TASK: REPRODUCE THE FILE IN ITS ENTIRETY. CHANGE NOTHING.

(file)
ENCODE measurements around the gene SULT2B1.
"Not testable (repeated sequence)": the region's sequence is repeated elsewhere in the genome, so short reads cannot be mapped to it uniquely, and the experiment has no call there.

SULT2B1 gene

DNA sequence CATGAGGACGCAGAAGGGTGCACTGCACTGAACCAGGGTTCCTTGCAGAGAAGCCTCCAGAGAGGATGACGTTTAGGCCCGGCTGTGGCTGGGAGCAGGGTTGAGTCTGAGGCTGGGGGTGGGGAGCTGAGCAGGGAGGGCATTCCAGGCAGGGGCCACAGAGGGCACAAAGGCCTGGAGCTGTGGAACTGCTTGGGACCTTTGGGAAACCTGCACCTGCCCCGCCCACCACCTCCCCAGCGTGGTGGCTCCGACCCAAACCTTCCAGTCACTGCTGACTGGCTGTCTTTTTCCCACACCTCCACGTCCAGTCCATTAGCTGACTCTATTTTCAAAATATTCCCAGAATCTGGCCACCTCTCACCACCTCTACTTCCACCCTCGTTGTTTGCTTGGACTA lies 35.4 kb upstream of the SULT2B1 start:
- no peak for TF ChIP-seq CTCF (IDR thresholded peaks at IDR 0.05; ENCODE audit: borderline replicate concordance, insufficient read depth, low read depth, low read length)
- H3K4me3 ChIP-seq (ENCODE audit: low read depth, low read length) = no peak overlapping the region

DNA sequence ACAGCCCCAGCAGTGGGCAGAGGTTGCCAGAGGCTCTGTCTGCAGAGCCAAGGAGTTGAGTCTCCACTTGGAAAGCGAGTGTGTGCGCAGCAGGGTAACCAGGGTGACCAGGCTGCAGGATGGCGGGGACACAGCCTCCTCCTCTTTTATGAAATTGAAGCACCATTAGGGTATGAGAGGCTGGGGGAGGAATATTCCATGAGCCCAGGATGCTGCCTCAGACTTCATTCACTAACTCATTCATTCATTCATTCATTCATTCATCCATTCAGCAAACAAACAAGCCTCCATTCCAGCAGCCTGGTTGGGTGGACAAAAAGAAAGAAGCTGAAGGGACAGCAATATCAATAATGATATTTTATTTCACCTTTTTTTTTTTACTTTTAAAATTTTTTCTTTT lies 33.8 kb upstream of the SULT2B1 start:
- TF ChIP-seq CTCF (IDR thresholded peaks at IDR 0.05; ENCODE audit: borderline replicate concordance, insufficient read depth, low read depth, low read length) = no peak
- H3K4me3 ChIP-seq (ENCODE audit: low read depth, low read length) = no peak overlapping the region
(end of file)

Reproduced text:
ENCODE measurements around the gene SULT2B1.
"Not testable (repeated sequence)": the region's sequence is repeated elsewhere in the genome, so short reads cannot be mapped to it uniquely, and the experiment has no call there.

SULT2B1 gene

DNA sequence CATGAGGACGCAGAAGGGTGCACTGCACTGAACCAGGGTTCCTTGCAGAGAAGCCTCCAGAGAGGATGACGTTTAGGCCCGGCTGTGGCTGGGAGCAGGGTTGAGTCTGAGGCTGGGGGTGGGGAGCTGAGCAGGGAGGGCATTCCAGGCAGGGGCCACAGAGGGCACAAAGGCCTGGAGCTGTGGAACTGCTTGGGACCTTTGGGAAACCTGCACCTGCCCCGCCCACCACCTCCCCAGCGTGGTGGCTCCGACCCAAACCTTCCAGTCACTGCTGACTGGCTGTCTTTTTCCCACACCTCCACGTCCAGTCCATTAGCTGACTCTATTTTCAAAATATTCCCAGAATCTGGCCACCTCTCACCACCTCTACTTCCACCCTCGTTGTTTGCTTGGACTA lies 35.4 kb upstream of the SULT2B1 start:
- no peak for TF ChIP-seq CTCF (IDR thresholded peaks at IDR 0.05; ENCODE audit: borderline replicate concordance, insufficient read depth, low read depth, low read length)
- H3K4me3 ChIP-seq (ENCODE audit: low read depth, low read length) = no peak overlapping the region

DNA sequence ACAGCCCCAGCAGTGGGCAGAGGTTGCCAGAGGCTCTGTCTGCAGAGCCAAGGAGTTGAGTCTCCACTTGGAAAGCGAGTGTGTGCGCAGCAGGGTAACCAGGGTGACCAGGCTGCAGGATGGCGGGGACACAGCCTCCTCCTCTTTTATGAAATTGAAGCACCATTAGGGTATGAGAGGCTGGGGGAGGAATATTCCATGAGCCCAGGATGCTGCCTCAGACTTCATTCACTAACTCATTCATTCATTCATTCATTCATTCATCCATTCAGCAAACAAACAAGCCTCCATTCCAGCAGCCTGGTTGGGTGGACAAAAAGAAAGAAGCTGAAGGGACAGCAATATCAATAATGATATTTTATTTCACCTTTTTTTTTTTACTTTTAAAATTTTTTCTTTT lies 33.8 kb upstream of the SULT2B1 start:
- TF ChIP-seq CTCF (IDR thresholded peaks at IDR 0.05; ENCODE audit: borderline replicate concordance, insufficient read depth, low read depth, low read length) = no peak
- H3K4me3 ChIP-seq (ENCODE audit: low read depth, low read length) = no peak overlapping the region